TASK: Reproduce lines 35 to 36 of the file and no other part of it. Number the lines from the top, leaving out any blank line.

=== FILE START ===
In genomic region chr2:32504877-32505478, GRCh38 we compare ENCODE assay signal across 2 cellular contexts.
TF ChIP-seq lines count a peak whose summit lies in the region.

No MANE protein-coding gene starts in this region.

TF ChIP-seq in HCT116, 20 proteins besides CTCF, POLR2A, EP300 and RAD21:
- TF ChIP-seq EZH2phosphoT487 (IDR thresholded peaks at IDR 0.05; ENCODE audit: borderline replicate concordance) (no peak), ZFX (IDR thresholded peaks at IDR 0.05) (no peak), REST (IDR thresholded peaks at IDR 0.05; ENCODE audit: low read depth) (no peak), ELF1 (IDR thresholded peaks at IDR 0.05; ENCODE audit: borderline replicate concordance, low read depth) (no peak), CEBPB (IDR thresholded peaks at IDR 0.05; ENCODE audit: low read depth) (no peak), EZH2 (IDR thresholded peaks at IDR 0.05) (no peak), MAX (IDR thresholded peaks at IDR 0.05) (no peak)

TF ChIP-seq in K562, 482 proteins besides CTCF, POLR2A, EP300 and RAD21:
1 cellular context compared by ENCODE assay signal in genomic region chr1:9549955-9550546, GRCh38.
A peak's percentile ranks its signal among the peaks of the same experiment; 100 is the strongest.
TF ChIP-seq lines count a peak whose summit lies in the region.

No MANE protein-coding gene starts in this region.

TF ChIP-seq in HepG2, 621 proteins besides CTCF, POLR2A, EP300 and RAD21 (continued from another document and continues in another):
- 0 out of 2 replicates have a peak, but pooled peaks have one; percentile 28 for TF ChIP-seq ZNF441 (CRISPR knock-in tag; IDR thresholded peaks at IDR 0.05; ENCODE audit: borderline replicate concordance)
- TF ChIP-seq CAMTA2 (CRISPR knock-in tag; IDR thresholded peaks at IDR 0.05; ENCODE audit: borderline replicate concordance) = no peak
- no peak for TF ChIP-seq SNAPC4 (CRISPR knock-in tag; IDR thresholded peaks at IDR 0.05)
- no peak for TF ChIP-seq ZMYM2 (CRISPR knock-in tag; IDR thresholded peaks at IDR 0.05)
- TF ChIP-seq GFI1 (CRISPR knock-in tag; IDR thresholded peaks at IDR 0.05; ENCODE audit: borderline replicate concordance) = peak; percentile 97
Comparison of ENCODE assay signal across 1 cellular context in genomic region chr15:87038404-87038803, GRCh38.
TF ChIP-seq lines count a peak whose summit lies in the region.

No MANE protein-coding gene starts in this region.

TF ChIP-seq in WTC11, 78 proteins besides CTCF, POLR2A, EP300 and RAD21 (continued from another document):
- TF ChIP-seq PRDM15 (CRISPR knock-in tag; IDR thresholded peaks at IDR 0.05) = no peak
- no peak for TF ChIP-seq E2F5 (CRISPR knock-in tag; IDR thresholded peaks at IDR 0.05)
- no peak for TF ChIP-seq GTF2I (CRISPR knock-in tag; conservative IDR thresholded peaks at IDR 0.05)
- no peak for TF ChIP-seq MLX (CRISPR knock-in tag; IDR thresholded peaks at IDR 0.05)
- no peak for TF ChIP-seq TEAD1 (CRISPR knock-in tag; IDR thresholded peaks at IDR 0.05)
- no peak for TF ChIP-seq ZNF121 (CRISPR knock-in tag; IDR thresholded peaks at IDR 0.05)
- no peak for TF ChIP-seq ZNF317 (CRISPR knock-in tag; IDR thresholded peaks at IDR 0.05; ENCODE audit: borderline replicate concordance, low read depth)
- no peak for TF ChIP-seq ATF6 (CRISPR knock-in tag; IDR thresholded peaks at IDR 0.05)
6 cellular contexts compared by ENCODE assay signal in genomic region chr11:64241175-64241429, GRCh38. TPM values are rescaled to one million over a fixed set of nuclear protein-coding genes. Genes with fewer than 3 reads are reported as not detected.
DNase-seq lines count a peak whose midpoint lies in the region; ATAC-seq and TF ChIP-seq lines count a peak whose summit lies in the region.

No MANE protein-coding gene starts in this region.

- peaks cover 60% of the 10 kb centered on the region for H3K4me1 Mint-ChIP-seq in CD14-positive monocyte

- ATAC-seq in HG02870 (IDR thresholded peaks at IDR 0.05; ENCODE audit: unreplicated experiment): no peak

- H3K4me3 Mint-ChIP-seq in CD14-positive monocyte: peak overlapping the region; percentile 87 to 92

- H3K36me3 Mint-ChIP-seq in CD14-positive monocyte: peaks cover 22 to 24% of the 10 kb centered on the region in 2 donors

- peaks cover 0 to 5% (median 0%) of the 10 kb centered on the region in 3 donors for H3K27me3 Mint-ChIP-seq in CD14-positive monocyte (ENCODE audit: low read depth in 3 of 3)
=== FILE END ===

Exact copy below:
- H3K36me3 Mint-ChIP-seq in CD14-positive monocyte: peaks cover 22 to 24% of the 10 kb centered on the region in 2 donors

- peaks cover 0 to 5% (median 0%) of the 10 kb centered on the region in 3 donors for H3K27me3 Mint-ChIP-seq in CD14-positive monocyte (ENCODE audit: low read depth in 3 of 3)